The speaker of Parliament in Zimbabwe, Jacob Mudenda, announced on Tuesday that members were henceforth banned from tweeting when the House was in session.
As noted by New Zimbabwe, the move comes after various MPs have been “observed logged on to different social media sites while failing to contribute to the debate in the house,” which the speaker considered a sign of disrespect.
“The national broadcaster ZTV last week exposed some members of the House who were busy twitting whilst others were debating. This has to stop,” Mudenda said in Parliament Tuesday. “There should be a proper position which should be brought up so that there is order in the House.”
One MP reportedly responded to Mudenda’s call by arguing that they use the platform for purposes of “research.” However, Mudenda contended that all research should be done before the session.
Politicians around the world employ Twitter as one of their primary forms of communication, often using it to promote their agenda and attack their political opponents. Zimbabwe President Emmerson Mnangagwa has around 380,000 Twitter followers.
Let us all celebrate our diverse and vibrant culture; a source of Zimbabwean pride and belonging. We must continue to nurture a culture of tranquility, peace, tolerance and creativity. pic.twitter.com/iOo3HAnHyP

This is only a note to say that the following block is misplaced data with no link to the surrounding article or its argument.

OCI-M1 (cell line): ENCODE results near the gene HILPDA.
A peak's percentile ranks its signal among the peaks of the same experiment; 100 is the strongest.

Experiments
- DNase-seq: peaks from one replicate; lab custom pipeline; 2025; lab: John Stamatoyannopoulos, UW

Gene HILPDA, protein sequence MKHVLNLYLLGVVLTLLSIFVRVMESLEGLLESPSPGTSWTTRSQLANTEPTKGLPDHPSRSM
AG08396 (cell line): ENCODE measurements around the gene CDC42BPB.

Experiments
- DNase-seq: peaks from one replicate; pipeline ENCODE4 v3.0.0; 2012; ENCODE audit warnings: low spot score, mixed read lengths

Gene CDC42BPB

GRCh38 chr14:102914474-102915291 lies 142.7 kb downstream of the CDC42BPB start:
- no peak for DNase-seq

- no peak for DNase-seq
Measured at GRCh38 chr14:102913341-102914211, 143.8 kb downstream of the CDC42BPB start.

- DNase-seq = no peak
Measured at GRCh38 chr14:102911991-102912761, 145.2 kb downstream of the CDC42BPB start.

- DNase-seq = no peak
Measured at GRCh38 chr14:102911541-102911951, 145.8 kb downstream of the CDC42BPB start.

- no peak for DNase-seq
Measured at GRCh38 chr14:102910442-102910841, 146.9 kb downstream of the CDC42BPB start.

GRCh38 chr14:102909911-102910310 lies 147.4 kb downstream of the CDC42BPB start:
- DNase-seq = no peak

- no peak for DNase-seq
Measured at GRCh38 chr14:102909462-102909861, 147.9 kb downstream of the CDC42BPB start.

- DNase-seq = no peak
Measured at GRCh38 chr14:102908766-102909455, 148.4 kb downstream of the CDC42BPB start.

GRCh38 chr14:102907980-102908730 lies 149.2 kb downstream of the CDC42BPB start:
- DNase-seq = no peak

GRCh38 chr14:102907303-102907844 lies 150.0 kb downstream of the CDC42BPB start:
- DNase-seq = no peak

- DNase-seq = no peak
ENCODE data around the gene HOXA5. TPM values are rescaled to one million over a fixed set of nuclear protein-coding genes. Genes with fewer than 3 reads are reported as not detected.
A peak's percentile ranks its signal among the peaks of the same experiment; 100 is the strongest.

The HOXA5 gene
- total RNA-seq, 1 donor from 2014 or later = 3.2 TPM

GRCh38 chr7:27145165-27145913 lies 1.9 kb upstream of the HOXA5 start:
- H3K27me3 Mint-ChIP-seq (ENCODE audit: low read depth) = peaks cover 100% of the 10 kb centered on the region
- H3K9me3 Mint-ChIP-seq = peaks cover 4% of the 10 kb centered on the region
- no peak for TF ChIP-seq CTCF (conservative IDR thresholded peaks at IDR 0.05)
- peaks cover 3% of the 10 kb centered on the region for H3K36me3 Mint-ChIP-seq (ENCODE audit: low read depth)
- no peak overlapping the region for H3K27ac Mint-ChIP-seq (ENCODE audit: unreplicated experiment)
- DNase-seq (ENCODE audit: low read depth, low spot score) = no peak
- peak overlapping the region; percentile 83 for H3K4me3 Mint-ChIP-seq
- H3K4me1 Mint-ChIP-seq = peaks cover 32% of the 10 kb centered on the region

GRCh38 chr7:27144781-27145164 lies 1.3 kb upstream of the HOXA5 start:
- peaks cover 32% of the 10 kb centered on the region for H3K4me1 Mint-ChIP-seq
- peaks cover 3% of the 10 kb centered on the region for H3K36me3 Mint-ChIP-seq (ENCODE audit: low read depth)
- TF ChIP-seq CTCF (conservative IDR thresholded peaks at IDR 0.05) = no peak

— President of Zimbabwe (@edmnangagwa) May 18, 2019
The decision to ban Twitter was made as Mudenda grew frustrated with the lack of preparedness of MPs for the parliamentary debate, which was in its second day since its adjournment in March. According to New Zimbabwe, “Chaotic scenes took center stage on the day and no proper debate took place.”
Infuriated by the lack of preparedness of legislators, Mudenda reminded them that they were wasting taxpayers’ money, with MPs receiving an allowance in U.S. dollars for attending each session.
Similar to the United States, the Parliament of Zimbabwe consists of two chambers, the lower chamber being the National Assembly and the upper chamber being the Senate. Both chambers are currently controlled by the President Mnangagwa’s ZANU-PF, a left-wing nationalist party formerly led by dictator Robert Mugabe.